noun – /dɪˌskrɪmɪˈneɪʃn/
- [uncountable] the practice of treating somebody or a particular group in a society less fairly than others
Recently, my posts are mostly focused on my New Zealand experience. I’ve been working as an RN since late last year, and I think I’m really glad to be part of a great team in a trauma healthcare setting. Yes, there are few racial discrimination events but that’s just due to Coronavirus, minimal bullying (inevitable) and less drama.
Furthermore, I live in a city where most of the residents are students with different nationalities because of Otago Polytechnic. So, in Dunedin, you will not just find students with different ethnicity but colleagues too, which of course, will make you feel welcomed and excited.
But of course, there will be a few that are not so thrilled to meet you.
You will encounter people who will make you feel discriminated because you’re a newcomer judging from your accent and how you speak. But then again, we also need to understand that this does not apply to all.
Someone told me a story about a fellow Filipino RN she worked with. My friend was a new RN and she’s has been staying in NZ for less than a month now. She got assigned to a unit where two nurses will look after 12 patients. So initially, she got excited since she will be working with a fellow Filipino senior RN, but after hearing how she spoke and how she’s not even noticing her existence made her feel uneasy. She felt awkward and got annoyed because she was not talking to her casually. But after checking on all the patients and chatting with some of the doctors, she started talking to my friend asking her how’s she doing and all.
It was a short talk, but the senior RN made sure that they will not have any problems with their patients and guided her since she was a new RN. She doesn’t speak Tagalog while at work but chatted using our native language outside work with her friends which I think, was very professional. She has been working in NZ for a long time and she didn’t do anything harmful, it was my friend’s choice to be intimidated and misread the situation which she felt bad after.
So, after hearing my friend’s story, I began to ponder on the discrimination of Filipino towards another fellow. How common is it? I asked some of my friends who’s been staying overseas,
“Do you agree or disagree that some OFW discriminate newcomers?”
And here are some of the interesting answers, some of them have been working overseas for a long time. I’ve put their length of stay and the country.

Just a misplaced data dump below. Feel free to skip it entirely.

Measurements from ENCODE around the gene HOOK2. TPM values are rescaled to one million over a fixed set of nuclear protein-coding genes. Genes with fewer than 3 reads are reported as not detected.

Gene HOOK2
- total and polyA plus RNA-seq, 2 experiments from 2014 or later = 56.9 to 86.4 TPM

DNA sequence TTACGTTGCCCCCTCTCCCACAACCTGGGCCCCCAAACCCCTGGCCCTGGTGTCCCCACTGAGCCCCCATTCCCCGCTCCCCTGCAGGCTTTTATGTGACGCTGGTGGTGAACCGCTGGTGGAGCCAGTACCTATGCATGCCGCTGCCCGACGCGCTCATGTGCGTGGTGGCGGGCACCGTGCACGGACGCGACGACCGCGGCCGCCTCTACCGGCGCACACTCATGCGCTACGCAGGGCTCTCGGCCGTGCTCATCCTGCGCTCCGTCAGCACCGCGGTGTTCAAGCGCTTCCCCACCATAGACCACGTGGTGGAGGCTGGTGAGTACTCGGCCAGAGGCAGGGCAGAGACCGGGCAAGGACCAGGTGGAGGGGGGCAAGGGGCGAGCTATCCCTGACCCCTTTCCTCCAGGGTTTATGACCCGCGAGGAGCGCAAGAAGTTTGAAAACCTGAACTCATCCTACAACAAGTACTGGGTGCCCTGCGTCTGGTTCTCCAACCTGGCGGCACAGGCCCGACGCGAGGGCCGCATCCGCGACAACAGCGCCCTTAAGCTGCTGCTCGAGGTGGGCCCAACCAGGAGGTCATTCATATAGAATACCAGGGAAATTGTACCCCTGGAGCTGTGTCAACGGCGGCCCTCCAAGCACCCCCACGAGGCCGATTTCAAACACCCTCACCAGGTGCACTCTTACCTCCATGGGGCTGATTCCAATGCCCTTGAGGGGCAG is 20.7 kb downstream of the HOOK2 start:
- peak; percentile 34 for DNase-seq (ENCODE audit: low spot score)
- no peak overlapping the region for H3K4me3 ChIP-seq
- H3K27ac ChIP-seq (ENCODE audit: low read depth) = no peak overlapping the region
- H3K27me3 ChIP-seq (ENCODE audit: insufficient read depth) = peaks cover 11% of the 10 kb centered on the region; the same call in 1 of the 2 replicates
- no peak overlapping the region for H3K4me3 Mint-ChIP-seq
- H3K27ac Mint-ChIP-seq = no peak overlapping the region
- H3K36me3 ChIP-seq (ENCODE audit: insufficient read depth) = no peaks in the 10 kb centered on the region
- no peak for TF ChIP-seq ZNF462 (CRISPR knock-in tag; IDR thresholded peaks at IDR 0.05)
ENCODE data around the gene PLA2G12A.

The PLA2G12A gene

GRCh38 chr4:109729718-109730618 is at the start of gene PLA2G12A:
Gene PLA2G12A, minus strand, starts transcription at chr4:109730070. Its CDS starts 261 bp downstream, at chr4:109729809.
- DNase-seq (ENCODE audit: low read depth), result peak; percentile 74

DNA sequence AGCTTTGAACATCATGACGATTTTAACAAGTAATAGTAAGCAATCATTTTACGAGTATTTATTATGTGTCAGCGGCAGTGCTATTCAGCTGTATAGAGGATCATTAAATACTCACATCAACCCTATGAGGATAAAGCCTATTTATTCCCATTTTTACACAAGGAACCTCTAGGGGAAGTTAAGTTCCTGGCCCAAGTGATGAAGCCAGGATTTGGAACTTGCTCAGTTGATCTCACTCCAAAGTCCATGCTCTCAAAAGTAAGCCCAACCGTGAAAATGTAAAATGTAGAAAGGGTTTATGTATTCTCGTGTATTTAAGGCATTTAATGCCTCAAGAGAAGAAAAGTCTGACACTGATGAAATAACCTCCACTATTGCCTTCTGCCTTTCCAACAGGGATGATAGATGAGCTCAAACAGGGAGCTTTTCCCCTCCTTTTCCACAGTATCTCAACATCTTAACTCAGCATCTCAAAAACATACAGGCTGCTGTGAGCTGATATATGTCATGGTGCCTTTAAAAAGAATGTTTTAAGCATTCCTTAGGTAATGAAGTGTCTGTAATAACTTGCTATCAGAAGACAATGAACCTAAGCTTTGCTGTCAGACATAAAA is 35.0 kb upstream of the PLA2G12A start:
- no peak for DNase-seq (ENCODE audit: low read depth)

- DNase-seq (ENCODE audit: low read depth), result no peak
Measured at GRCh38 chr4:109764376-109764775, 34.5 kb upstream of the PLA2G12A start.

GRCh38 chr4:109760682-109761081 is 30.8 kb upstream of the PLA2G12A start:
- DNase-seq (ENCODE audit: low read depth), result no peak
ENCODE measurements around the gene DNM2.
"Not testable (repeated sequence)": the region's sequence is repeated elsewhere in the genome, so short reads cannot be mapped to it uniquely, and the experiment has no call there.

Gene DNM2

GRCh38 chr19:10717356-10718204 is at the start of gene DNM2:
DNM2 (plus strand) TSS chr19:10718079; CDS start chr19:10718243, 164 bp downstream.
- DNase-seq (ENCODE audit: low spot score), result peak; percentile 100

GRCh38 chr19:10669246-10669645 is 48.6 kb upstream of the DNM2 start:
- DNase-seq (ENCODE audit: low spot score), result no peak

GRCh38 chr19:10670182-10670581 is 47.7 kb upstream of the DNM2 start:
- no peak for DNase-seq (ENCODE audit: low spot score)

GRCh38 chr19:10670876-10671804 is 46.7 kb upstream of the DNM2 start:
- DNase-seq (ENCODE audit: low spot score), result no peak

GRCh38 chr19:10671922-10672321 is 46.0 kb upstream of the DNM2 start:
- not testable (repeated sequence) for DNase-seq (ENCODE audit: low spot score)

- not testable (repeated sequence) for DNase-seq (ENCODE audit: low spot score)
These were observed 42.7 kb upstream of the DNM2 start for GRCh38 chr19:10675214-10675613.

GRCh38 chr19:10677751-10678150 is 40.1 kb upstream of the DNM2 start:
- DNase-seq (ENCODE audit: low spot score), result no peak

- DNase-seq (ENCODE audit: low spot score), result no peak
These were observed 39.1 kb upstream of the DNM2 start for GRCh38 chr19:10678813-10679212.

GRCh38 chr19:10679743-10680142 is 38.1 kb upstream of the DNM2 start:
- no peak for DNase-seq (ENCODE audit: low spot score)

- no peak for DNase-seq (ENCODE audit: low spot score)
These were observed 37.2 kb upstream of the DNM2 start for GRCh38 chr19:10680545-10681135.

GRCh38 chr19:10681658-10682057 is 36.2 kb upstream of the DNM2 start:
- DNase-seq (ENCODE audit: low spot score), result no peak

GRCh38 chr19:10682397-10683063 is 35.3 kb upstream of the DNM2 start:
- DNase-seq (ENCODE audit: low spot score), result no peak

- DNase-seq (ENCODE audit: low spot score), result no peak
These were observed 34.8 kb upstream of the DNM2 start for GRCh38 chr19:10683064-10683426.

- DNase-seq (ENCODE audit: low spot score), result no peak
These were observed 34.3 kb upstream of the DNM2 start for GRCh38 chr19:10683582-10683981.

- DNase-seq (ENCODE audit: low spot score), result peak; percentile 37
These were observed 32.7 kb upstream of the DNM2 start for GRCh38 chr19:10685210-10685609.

(8 months) Christchurch, New Zealand – Disagree. “Of all the people, veteran OFWs should understand the situation of the newcomers because they were once new as well. Discrimination, in any context, in my opinion, is immoral. One must welcome everything with an open mind and judge based on relevant experience and evidence. Also, empathy.”
(8 months) Thames, New Zealand – Agree. “Thing is, if they had a bad experience when they started, there’s a chance that they will treat them like how they were treated or they can make the decision to become a better person and do the opposite which is being good with newcomers. I cannot generalize every OFW of being like that but I am aware that there are people like them in this society. So, I guess it would be unfair to label them as a whole and generalise everyone.”
(1 year) Dublin, Ireland – Agree. “Nangyayari yan. Kung paano sa pinas ganun din sa abroad. Feeling nila naka angat angat na sila sa buhay. Madaming ganyang pinoy dito. nakakatawa lang minsan.” (Yes, it does happen. Same with some Filipinos in PH, they feel like they’re better and has more than others. There are a lot of Filipinos like that in here, which I find quite funny at times.)
(1 year 5 months) Qatar, Middle East – Agree. “Kasi gusto nilang parating na superior sila ng mga bago.” (Because they want to show new OFWs their superiority)
(2 years) Auckland, New Zealand – Partly agree. “Based on my experience lang to ah. Depende na lang yan sa tao if magpapa-discriminate sya. So kung mahina loob mo wag ka mangibang bansa. Pero madaming OFW ang insecure tapos they spread rumours about you.” (It depends if you let them discriminate you, if you have a faint-hearted then you can’t work overseas. There are a lot of insecure OFW and spread rumours about you.)